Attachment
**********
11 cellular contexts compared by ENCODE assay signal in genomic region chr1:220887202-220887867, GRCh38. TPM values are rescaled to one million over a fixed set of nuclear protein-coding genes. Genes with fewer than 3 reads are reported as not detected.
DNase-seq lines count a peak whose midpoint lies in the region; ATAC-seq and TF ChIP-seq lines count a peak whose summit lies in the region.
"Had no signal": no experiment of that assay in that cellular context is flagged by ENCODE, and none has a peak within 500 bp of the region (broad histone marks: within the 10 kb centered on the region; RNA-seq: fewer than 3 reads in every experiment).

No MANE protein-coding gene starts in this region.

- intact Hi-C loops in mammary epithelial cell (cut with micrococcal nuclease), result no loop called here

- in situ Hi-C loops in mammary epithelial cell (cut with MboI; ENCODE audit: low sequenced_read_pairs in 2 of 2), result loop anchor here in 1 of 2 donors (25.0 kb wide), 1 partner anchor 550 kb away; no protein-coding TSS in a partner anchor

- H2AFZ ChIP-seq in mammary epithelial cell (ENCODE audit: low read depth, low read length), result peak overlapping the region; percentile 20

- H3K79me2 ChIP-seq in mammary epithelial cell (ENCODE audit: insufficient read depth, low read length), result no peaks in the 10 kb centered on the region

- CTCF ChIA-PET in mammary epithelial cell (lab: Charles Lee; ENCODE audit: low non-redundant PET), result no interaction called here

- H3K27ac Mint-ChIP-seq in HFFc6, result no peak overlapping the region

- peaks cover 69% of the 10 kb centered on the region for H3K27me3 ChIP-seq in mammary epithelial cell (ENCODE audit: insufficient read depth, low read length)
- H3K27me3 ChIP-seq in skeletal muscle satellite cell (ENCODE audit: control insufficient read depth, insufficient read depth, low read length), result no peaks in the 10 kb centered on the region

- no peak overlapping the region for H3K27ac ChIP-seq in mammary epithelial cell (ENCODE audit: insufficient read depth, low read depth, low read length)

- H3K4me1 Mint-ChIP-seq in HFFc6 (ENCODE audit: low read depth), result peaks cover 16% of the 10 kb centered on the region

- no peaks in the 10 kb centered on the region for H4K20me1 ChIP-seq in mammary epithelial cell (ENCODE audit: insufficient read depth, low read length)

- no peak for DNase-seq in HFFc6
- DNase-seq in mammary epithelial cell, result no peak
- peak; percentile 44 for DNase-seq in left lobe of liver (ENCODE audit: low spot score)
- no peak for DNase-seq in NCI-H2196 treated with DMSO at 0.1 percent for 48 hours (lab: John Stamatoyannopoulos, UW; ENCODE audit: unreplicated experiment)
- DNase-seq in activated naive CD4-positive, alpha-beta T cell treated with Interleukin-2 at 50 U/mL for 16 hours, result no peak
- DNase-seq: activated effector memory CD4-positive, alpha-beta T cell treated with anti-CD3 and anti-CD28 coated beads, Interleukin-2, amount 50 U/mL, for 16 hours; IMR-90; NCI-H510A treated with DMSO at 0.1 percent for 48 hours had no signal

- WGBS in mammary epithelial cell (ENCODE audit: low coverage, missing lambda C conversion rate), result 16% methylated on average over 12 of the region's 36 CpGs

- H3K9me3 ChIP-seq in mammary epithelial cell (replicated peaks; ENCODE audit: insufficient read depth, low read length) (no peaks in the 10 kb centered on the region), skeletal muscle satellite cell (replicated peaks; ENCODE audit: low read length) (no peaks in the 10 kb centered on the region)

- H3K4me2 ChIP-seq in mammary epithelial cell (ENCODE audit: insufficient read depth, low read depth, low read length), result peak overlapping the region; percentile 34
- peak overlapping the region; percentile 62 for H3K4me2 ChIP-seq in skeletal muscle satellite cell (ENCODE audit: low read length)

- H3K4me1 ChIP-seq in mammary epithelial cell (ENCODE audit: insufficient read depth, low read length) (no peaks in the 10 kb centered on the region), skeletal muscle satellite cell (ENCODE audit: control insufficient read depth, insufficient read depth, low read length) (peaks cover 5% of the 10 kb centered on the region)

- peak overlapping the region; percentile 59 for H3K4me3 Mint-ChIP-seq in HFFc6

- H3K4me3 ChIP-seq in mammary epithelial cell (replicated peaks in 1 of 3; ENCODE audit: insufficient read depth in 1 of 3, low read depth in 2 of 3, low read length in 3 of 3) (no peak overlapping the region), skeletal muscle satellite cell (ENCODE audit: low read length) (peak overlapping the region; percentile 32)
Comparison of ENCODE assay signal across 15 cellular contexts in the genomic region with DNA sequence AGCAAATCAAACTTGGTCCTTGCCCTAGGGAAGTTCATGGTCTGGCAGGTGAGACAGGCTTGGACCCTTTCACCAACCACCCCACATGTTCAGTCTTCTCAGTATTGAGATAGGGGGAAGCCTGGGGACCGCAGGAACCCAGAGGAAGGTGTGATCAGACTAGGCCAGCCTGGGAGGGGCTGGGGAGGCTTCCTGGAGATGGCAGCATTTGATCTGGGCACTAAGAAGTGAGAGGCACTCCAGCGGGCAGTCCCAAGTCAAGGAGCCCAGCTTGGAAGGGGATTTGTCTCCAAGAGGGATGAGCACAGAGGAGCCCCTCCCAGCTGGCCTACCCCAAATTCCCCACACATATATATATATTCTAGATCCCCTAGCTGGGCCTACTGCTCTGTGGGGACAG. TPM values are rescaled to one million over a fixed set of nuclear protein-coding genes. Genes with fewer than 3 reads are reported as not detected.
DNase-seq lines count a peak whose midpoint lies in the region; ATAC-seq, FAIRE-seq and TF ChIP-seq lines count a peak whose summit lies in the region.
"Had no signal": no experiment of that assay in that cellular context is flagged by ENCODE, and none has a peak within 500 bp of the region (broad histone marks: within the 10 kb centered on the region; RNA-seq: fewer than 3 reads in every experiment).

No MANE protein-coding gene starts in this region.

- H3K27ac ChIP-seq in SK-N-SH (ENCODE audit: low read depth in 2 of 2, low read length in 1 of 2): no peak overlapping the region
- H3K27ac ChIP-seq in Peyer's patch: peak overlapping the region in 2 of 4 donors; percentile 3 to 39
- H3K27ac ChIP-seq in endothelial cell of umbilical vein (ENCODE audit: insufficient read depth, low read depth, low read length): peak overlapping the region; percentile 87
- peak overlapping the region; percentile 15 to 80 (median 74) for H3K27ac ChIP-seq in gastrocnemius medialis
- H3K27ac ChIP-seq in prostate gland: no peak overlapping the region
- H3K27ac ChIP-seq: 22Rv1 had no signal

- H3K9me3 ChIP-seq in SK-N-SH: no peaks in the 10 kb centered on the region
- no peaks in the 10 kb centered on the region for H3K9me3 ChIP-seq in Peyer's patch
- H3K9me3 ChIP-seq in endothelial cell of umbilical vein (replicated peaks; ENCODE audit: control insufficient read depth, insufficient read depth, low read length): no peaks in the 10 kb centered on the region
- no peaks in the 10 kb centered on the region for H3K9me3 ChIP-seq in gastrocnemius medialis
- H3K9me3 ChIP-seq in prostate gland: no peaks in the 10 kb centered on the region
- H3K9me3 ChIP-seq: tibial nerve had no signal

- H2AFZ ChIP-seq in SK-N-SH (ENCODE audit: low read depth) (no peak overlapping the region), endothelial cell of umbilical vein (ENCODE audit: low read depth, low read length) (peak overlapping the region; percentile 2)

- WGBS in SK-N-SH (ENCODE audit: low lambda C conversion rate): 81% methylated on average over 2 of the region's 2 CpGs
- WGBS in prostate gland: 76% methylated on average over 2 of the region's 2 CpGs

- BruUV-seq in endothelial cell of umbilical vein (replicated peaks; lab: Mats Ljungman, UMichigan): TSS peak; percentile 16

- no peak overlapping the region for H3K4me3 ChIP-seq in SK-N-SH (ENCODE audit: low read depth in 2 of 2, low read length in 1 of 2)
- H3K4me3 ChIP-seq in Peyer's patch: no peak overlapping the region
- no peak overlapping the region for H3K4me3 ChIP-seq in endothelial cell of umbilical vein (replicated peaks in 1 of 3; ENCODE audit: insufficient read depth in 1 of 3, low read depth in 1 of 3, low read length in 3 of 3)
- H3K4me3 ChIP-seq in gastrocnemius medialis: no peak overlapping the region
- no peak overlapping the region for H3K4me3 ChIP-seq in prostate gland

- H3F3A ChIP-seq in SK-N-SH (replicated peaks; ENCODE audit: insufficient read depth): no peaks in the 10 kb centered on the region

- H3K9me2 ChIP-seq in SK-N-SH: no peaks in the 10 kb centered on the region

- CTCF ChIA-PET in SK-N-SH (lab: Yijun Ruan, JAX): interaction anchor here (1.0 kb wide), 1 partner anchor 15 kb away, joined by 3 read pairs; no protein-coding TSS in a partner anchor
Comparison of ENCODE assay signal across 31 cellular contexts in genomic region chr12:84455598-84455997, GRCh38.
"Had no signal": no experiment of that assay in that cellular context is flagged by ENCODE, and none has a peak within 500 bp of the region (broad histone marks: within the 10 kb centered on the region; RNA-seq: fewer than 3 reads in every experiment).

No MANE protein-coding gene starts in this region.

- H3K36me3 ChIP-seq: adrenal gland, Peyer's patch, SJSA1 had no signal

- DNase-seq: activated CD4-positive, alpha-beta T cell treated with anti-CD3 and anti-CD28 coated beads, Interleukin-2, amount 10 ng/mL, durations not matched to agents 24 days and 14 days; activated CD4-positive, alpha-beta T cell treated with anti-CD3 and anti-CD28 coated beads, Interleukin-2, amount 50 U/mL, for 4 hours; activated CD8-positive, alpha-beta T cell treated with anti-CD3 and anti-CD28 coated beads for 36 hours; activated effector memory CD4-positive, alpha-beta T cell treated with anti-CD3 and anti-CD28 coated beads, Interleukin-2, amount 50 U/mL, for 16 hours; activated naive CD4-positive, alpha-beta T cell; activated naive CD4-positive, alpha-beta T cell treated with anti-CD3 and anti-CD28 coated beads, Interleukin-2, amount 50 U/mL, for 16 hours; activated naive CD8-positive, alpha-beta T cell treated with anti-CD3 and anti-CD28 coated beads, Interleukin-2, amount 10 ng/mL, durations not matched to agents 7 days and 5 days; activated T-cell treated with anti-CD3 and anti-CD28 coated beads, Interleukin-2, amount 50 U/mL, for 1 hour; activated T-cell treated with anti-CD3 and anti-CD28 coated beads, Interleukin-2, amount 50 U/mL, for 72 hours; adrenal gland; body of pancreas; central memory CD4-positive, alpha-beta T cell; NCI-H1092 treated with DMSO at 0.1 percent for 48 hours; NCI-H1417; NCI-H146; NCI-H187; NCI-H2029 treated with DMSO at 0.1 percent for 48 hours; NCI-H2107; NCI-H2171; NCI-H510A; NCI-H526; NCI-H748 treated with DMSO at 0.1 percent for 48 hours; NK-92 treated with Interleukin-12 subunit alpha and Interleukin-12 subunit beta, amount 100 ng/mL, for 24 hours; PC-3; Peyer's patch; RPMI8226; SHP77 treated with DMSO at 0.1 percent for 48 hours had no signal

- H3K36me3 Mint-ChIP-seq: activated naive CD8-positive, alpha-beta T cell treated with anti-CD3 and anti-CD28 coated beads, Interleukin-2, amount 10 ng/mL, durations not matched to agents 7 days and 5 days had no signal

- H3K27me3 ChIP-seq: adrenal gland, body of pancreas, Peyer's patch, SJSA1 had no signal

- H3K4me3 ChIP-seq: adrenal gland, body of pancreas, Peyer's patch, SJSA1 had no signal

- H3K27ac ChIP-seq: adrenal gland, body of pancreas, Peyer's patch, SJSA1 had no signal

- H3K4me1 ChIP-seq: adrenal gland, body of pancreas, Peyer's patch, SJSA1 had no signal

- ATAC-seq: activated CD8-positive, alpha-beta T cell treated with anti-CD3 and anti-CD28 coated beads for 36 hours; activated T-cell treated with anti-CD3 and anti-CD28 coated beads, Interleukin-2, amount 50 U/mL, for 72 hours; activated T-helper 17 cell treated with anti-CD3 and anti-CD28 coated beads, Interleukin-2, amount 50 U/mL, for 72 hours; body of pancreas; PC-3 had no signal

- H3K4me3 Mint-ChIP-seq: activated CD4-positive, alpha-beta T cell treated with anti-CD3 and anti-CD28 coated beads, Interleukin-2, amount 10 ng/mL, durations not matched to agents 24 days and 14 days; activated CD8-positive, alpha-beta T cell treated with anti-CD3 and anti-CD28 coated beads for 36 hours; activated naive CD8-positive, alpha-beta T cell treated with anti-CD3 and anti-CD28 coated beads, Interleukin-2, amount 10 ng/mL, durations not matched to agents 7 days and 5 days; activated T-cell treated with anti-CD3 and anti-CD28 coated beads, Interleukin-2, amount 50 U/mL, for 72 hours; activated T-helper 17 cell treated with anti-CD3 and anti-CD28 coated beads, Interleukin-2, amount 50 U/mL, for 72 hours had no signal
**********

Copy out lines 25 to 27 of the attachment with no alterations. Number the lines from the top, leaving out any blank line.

- peak overlapping the region; percentile 62 for H3K4me2 ChIP-seq in skeletal muscle satellite cell (ENCODE audit: low read length)

- H3K4me1 ChIP-seq in mammary epithelial cell (ENCODE audit: insufficient read depth, low read length) (no peaks in the 10 kb centered on the region), skeletal muscle satellite cell (ENCODE audit: control insufficient read depth, insufficient read depth, low read length) (peaks cover 5% of the 10 kb centered on the region)

- peak overlapping the region; percentile 59 for H3K4me3 Mint-ChIP-seq in HFFc6